In a league of his own

In a league of his own

Cue sports

In a league of his own

RAINING SUCCESS: Alok Kumar says the Asian Games pool bronze gave him special hope and confidence. DH PHOTO

Post the monsoon of 2010, it has been raining success for Alok Kumar. While very few would be surprised by the affable Punjabi’s stunning revival, the several firsts he has achieved on his way to glory is what astonishes everyone, including the 42-year-old himself.

It all started on the evening of September 5 in Pune, the 77th National Billiards Championship. Playing the final of the nation’s premier three-ball cue sports event for the first time in six years, Alok had almost everything stacked against him. He was up against the all-conquering reigning World champion Pankaj Advani. Secondly, he hadn’t won a National title for three years, his form deserting him completely and his 10 National titles till then almost forgotten.

But, a fighter and survivor – stories that have been documented time and again – all through his life, Alok saw the title clash against the ace Bangalorean as one more opportunity to return to the summit, the route he certainly knew very well but had just kept losing direction inexplicably. Summing up every bit of skill, nerves and determination, Alok outlasted Pankaj 5-4 to capture the title and become the first person to beat him in a National championship in three years.

That victory sparked a major turnaround in Alok’s life and he hasn’t looked back since. Two months later, at the Asian Games in Guangzhou, he scripted one of the most sensational stories in Indian cue sports history, defeating the supreme and iconic Effren Reyes en route to winning the bronze in 8-ball pool. It was the first time an Indian had won a medal in pool at the quadrennial continental sporting extravaganza, forcing veterans like Yasin Merchant and Geet Sethi to term his achievement ‘equally, if not, much bigger than Advani’s billiards gold.’

Carrying the form and momentum into the new season, Alok’s hunger for history and success kept growing. Just when the highly-anticipated India-Pakistan cricket World Cup semifinal headlined every show, Alok squeezed for himself a space in typical unsung fashion.  In a gripping National 8-ball pool final against Chandigarh’s Sumit Talwar, the veteran fought and tooth and nail to lift the trophy and become the first cueist ever to have captured all the National titles.

If all these isn’t mind-boggling, the Jack of all trades scripted another piece of history at Kish Island, Iran, leaving seasoned champions completely stunned. Switching his trade to billiards – a game totally different from pool and requiring enormous patience and planning – with consummate ease in just nine days, the all-rounder first scalped defending champion Advani, bulldozed past former World champion Peter Gilchrist and then destroyed Thailand’s Praput Chaithanasukan to lay his hands on the Asian Billiards crown and become first person to wear the continental billiards and snooker crowns.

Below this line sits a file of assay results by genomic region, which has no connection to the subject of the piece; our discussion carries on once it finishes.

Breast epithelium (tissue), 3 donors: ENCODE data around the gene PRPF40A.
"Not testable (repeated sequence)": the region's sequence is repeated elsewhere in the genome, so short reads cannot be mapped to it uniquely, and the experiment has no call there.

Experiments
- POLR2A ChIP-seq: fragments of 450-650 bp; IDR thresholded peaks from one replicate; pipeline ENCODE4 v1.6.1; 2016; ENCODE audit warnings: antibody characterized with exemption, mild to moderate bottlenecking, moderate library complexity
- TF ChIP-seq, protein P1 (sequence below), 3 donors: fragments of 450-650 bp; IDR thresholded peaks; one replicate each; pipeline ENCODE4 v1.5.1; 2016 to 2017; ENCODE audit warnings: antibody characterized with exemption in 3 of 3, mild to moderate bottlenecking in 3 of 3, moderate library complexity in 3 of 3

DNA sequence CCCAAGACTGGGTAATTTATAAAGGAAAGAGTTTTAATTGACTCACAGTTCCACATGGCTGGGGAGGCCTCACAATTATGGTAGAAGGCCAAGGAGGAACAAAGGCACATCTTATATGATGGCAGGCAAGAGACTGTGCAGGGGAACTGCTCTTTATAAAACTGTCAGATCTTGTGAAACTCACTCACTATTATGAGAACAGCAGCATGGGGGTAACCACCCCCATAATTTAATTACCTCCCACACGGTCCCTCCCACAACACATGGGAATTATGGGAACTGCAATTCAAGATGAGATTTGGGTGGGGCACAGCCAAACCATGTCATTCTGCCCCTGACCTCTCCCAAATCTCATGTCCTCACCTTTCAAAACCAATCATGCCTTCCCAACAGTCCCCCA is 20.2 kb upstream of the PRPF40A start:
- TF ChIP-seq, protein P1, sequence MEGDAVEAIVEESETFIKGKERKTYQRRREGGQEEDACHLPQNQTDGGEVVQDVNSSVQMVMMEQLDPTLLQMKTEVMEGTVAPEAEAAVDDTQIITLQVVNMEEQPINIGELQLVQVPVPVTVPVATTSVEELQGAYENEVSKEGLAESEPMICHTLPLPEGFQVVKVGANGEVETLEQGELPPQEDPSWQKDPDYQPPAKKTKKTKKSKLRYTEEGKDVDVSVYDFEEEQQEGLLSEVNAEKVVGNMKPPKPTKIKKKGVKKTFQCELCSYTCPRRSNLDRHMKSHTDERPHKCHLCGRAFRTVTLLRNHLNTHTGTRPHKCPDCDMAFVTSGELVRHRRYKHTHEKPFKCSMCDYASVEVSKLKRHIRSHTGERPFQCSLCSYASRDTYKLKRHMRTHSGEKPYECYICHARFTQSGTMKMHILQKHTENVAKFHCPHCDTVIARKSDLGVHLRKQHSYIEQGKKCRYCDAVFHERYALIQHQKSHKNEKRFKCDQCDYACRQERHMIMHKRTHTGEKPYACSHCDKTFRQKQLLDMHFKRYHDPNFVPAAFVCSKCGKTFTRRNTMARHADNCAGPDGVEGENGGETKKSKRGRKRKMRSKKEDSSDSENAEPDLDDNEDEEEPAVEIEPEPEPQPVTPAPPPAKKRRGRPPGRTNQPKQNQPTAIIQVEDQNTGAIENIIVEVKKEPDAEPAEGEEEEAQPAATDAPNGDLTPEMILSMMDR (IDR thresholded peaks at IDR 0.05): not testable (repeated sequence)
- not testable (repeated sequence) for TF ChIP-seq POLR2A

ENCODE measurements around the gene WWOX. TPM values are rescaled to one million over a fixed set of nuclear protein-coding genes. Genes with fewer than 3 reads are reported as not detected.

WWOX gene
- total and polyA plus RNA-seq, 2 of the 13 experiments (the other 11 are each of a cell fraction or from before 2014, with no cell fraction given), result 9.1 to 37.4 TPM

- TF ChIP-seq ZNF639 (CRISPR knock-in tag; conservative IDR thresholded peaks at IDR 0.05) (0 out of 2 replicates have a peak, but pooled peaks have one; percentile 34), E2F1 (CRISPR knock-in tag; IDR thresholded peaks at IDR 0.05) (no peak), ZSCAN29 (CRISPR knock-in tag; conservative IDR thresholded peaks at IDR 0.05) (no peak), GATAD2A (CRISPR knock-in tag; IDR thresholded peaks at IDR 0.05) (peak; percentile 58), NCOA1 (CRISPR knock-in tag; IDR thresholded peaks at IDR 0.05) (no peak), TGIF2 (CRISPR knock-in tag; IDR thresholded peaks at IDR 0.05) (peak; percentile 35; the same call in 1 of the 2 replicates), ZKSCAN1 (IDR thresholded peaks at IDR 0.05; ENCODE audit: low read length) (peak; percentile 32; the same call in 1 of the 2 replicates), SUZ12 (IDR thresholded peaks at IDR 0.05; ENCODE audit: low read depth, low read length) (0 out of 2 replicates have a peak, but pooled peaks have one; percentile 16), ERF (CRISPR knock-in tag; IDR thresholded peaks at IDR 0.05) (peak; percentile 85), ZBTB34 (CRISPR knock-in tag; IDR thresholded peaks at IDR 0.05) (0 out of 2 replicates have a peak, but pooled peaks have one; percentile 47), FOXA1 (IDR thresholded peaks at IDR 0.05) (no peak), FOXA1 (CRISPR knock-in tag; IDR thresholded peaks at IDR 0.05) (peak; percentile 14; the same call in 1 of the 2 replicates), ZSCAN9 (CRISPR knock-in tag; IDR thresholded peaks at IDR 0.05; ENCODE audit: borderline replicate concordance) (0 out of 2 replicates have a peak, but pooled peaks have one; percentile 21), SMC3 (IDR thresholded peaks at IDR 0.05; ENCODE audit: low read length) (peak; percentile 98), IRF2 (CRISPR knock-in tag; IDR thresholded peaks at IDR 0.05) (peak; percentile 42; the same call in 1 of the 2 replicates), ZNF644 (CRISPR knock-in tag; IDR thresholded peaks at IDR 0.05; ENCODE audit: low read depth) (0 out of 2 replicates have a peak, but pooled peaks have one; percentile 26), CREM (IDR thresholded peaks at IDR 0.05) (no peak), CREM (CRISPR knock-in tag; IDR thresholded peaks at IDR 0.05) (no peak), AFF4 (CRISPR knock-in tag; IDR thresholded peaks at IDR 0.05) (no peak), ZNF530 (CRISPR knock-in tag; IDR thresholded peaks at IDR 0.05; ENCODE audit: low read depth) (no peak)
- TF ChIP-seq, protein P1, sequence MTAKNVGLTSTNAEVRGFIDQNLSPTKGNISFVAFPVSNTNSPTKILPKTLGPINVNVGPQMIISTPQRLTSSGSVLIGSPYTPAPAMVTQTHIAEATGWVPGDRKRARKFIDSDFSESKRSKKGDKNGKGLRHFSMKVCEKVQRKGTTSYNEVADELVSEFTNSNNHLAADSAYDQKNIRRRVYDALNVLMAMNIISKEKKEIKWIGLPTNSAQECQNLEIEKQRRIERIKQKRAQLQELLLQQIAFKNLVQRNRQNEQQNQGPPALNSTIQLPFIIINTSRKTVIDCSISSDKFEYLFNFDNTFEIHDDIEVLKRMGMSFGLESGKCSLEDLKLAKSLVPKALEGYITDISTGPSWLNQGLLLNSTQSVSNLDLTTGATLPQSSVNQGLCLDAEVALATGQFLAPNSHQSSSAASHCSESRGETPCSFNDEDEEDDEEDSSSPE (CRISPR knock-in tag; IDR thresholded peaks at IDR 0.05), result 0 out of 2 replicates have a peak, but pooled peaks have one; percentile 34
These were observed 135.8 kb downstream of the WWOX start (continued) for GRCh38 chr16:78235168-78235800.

“Ever since my victory in Pune, it has been quite a successful phase for me,” said the shy Alok. “I still can’t believe that I’ve won so many titles in the recent past. The Asian Games medal has instilled special hope and confidence in me. Nobody gave us a chance in pool at China and to have won a medal is extremely satisfying. Similar is the case with Asian Billiards. I was going straight from the National pool championship and with many billiards pros participating, nobody gave me a chance, not even myself.

“It is extremely difficult to switch from pool to billiards. I was initially planning to skip the event and rather play the Philippine Open pool championship happening at the same time, but changed my mind at the last moment.  The gamble paid off and I am really happy, although I’ve not had much time to savour the success.”

While the nation is not devoid of cue sport heroes, what sets Alok apart is his brilliance in all forms of the game and the ability to switch from pool to snooker to billiards in a short span of time. His simple approach of ‘if it’s there to be potted, pot it’ and quick analysis of opponents has held him in good stead too.

Despite pool’s stagnancy, Alok has no qualms playing the sport and is among the select few who practices, plays and competes in all three forms with encouraging success.

“Following the Guangzhou success, I’ve got myself a pool table at home in addition to the snooker and billiards table. I love playing all forms of the game and I will continue to do so. It is a difficult task alright, but I’ve done it for a long time and I don’t see a reason why I can’t do it any longer,” said Alok.

In a career spanning 25 years, the lone trophy missing from his impressive cabinet is the prestigious World Championship. “I never expected to win the Asian Billiards title, but I did it. Having said that, the World snooker is not possible now but I am still confident on winning the billiards event. My best chance to win the World snooker came in 2006. I was actually playing very well and came close to winning it, but the hectic scheduling hampered my chances.

“Winning is all about confidence. When I was losing, nothing appeared right for me, although I was doing the same things. But after the recent successes, I am beginning to feel more confident and in better control of my game. Hopefully, the World Championship crown will come sooner than later,” said the veteran.

Judging by the numerous odds Alok has overcome in the past, his conquest of that unscaled peak can’t be counted out.